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J Sex Marital Ther. 2003;29 Suppl 1:95-102.

Serum allopregnanolone levels relate to FSFI score during the menstrual cycle.

Author information

1
Department of Obstetrics and Gynecology, IRCCS Policlinico S. Matteo, University of Pavia, Pavia, Italy. renappi@tin.it

Abstract

The aim of this study was to measure serum allopregnanolone levels and other hormones in women who completed the Female Sexual Function Index (FSFI; Rosen et al., 2000) during the follicular or the luteal phase of the menstrual cycle. Twenty-nine women with a regular menstrual cycle completed the FSFI during days 5-7 and days 19-21 of their menstrual cycles. We collected a blood sample on the same days so that we could determine levels of allopregnanolone (AP), dehydroepiandrosterone (DHEA), free testosterone (FreeT), androstenedione (A), and estradiol (E2); we stored serum at--20 degrees C until we assayed it. We performed statistical analyses by parametric and nonparametric comparisons and correlations, as appropriate. We found that the full FSFI score was 23 +/- 11.3 (mean +/- SD; 31% under 95% confidence interval = 18.7) in our study population. We also found a significant positive correlation between serum allopregnanolone levels and each FSFI domain, including full scale score (r = 0.47, p < 0.01), with the exception of pain. Similarly, we found a positive correlation between FreeT and each FSFI domain and full scale score (r = 0.55, p < 0.002). We found no significant correlation among FSFI scores and DHEA, A, or E2 plasma levels. It is interesting to note that FSFI full score was significantly higher (p < 0.04) in women tested in the luteal phase compared to women tested in the follicular phase. Serum allopregnanolone may be relevant to female sexuality directly or by its influence on a woman's general sense of well-being during the menstrual cycle. Further studies are required to test the hypothesis that high serum allopregnanolone levels in the luteal phase play a role in women's attitudes toward self-report questionnaires on sexual function.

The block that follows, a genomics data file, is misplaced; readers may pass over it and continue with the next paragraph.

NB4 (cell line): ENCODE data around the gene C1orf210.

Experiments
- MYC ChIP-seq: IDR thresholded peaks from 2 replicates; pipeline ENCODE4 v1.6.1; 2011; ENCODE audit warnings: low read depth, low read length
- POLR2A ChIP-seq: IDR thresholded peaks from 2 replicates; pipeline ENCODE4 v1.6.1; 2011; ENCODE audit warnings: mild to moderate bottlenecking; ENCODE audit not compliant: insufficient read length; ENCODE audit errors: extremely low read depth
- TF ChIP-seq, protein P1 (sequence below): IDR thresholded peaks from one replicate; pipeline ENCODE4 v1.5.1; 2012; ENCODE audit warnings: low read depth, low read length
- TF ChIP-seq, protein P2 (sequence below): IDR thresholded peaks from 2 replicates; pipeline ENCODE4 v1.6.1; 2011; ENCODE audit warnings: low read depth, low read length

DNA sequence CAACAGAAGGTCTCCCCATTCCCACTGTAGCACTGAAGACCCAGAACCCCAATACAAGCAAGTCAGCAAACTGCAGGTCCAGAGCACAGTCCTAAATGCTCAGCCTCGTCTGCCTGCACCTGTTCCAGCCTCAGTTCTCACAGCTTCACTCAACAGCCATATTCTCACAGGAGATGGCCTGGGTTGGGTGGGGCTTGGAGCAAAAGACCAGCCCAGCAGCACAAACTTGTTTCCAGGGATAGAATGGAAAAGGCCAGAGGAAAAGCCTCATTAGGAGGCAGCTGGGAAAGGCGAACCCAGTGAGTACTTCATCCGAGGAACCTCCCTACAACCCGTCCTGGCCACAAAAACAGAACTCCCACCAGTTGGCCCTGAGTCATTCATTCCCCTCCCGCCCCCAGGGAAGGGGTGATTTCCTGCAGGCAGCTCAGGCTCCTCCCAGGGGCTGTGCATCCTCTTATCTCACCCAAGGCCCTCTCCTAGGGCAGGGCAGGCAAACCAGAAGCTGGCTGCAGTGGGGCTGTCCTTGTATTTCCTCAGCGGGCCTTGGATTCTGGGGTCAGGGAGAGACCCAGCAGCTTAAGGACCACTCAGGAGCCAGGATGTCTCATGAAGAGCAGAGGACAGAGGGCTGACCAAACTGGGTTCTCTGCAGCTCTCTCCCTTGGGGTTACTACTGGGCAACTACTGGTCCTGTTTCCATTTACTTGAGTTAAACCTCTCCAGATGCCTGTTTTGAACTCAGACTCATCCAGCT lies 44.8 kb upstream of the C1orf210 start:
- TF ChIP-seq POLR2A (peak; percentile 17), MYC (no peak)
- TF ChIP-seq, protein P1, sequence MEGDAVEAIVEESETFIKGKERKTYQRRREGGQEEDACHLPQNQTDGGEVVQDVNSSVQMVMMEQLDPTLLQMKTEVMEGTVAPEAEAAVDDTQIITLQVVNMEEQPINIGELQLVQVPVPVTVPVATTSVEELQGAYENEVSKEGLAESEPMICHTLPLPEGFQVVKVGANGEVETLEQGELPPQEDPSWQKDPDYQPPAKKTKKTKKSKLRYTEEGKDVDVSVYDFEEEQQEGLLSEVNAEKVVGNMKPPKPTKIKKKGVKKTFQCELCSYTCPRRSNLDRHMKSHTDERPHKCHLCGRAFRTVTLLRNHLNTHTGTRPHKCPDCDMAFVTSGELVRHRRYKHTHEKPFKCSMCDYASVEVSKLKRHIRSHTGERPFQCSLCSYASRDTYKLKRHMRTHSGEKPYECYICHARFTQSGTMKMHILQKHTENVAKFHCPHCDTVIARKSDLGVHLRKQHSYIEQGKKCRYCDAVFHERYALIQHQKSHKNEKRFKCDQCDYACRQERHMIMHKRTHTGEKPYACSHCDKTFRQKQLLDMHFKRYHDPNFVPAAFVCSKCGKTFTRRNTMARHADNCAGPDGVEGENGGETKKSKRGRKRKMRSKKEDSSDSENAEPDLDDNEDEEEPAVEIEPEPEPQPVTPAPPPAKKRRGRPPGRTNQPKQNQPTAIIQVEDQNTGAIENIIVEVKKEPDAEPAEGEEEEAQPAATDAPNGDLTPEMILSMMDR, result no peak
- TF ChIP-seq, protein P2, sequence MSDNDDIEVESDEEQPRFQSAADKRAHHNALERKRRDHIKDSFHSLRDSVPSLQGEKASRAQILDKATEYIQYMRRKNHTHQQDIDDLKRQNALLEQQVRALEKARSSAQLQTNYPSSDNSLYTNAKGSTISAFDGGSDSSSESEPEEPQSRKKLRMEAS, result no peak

PMID:
12735093
DOI:
10.1080/713847135
[Indexed for MEDLINE]

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